Tax Administration Reform Commission (TARC)

Various commissions and their recommendations are very important for the IAS exam. The Tax Administration Reform Commission or TARC, set up by the government in 2013, deals with the issues of taxation and its reform in the country. This is an important topic for the UPSC coming under the Indian Economy segment.

TARC UPSC Notes:- Download PDF Here

TARC [Parthasarathi Shome Commission]

The Tax Administration Reform Commission or TARC was established by the Government of India in 2013 via a notification in August that year. The formation of this commission had been announced by the then Finance Minister in that year’s Budget session in the Parliament.

  • The chief mandate of the commission was to review the application of tax laws and tax policies in India with respect to the global best practices and to suggest measures for reforms needed in tax administration in order to augment its effectiveness and efficiency.
  • The commission was an advisory committee and was headed by Dr. Parthasarathi Shome as the Chairman.
  • TARC made 385 recommendations out of which 291 recommendations are relating to CBDT and 253 to CBEC. 

TARC Recommendations

Some of the broad recommendations of the Parthasarathi Shome Commission were changes in structure, greater use of ICT, improvement in taxpayers services, exchange of information with other agencies, customs capacity building, strengthening of human resource management, key internal processes, compliance management, expansion of the base, revenue forecasting, tax governance among others.

Some of the observations made by the TARC are mentioned below.

  1. The current organisational setup has the Revenue Secretary at the top of the tax administration hierarchy, above the Central Board of Direct Taxes (CBDT) and the Central Board of Excise and Customs (CBEC).  
    1. Despite the Revenue Secretary not being a tax administration expert, he has the last word in matters of tax administration before it reaches the Union Finance Minister.

 

  • Note:- The CBEC is now named the Central Board of Indirect Taxes and Customs (CBIC).

 

  1. The second observation, with respect to the CBDT and the CBEC, was that, there seemed to be an artificial separation between both and that there was a lack of coordination between the two boards.
  2. India has one of the highest numbers of tax disputes between the taxpayers and the administration and also, the lowest rate of recovery of tax arrears.
  3. The members of the two boards were selected not on the basis of expertise, specialization, policy experience, etc. but on the basis of seniority.
  4. There is pressure on tax officers to meet externally imposed revenue targets. Also, there is no protection for tax officers from the huge number of anonymous vigilance complaints.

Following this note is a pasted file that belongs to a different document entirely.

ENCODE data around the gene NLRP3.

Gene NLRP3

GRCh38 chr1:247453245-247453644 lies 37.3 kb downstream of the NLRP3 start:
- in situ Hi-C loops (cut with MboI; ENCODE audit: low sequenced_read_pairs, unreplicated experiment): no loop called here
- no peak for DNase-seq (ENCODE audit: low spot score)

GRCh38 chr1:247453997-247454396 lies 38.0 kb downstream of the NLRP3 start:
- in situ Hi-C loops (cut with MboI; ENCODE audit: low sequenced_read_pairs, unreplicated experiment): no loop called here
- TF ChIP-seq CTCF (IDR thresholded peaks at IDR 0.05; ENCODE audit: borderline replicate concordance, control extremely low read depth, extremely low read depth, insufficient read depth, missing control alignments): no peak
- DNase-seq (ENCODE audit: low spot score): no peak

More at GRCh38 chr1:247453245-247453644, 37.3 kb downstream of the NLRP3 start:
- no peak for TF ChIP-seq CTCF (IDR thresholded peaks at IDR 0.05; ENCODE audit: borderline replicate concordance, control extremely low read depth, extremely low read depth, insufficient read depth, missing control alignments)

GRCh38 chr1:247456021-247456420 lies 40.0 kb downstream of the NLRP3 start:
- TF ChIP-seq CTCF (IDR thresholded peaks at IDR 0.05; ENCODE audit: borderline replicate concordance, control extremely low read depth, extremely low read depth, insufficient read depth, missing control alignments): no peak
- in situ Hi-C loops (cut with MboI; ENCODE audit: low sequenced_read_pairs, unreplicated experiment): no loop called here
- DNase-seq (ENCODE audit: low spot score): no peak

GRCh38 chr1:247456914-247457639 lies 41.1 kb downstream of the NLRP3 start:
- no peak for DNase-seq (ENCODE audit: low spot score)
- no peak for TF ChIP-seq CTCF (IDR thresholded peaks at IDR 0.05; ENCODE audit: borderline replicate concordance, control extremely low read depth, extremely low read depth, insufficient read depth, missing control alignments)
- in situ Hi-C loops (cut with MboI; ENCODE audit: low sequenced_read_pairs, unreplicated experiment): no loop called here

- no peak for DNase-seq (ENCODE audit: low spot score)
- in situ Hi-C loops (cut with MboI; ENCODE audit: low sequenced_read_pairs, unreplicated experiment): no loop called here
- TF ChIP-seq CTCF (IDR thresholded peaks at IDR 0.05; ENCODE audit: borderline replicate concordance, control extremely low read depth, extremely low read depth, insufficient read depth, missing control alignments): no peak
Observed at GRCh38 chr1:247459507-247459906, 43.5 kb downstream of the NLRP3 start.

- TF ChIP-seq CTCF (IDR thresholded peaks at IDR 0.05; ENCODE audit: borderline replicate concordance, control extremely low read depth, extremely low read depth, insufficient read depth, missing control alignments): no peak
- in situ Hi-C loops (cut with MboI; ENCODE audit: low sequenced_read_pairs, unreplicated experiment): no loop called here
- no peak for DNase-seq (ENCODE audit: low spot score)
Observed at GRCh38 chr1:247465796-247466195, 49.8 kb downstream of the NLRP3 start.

5. Another observation was in respect of information and communication technology. TARC observed that ICT benefits were not adequately reaped by the tax administration set-up in India.
  6. There is no research-based analysis of policy and no impact assessment studies in this domain in the country.

Some of the important recommendations given by the TARC are discussed below.

 

  • Consumer focus

 

    • There should be a separate vertical for the delivery of taxpayer services in both the CBDT and the CBIC. At least 10% of the tax administration’s budget must be spent on taxpayer services.
    • The Ombudsman’s decision with respect to redressing taxpayer grievances ought to be binding on tax officers.
    • Pre-filled tax returns should be provided to all persons. The taxpayer will have the option of accepting the tax return or modifying it.

 

  • Human resource development

 

    • IRS officers should specialize in a particular domain of tax administration. The commission recommended specialization including the lateral entry of specialists into the two boards.
    • The Central Vigilance Commission (CVC) should have a member who has been an Indian Revenue Service (IRS) officer. The policy of not taking cognizance of anonymous complaints should be strictly adhered to. 
  • Structure and Governance
    • The commission recommended the abolition of the post of the Revenue Secretary. It suggested that the functions of that post should be assigned to the two boards. 
    • There should be a Tax Council to make recommendations on policy and recommendations; and a Governing Council to oversee the two boards’ working.
    • The TARC recommended the complete integration of the CBDT and the CBEC.

 

  • Dispute resolution and management

 

    • Retrospective legislation should be avoided.
    • Both Boards should commence a special drive for the review and liquidation of cases that are currently clogging the system by forming dedicated task forces. 
    • Each board should set up a separate dispute resolution mechanism vertical.
    • Also, a pre-dispute consultation process before a tax demand notice is issued should be put into practice.
  • Another recommendation of the commission was that the Permanent Account Number (PAN) should be developed as a Common Business Identification Number (CBIN), to be used by other departments such as customs, excise, etc.
  • The commission had recommended that the General Anti-Avoidance Rule (GAAR) be introduced in India after a deferment period of three years. It finally came into effect in 2017.

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